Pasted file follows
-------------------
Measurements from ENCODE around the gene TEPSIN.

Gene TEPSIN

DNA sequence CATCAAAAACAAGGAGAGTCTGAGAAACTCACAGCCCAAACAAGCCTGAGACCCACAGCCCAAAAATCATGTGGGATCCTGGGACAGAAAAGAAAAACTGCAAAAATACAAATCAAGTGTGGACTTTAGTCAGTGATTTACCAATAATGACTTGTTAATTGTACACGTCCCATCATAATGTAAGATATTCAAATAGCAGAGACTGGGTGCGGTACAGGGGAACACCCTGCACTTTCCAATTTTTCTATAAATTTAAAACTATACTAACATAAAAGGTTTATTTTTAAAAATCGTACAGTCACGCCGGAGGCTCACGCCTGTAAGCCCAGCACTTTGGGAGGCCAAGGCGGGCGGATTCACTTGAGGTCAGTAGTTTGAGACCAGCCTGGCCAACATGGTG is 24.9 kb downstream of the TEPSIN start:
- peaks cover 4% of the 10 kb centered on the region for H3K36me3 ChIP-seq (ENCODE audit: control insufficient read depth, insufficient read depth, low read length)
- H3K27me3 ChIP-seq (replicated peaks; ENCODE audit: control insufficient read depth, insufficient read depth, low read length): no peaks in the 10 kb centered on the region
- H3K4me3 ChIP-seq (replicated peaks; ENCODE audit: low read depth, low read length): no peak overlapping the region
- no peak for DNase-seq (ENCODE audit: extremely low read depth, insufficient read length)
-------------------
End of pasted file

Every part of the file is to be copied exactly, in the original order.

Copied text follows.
Measurements from ENCODE around the gene TEPSIN.

Gene TEPSIN

DNA sequence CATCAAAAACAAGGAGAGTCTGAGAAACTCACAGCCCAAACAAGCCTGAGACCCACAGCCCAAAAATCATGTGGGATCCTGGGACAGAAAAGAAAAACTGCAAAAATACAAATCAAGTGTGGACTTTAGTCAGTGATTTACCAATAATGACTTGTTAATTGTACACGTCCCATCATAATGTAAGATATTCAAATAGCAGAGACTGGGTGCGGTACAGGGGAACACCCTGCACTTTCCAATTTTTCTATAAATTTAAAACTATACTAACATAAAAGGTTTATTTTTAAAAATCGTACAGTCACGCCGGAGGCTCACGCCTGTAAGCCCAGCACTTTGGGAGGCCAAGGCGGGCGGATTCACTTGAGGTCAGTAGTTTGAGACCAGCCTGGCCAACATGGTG is 24.9 kb downstream of the TEPSIN start:
- peaks cover 4% of the 10 kb centered on the region for H3K36me3 ChIP-seq (ENCODE audit: control insufficient read depth, insufficient read depth, low read length)
- H3K27me3 ChIP-seq (replicated peaks; ENCODE audit: control insufficient read depth, insufficient read depth, low read length): no peaks in the 10 kb centered on the region
- H3K4me3 ChIP-seq (replicated peaks; ENCODE audit: low read depth, low read length): no peak overlapping the region
- no peak for DNase-seq (ENCODE audit: extremely low read depth, insufficient read length)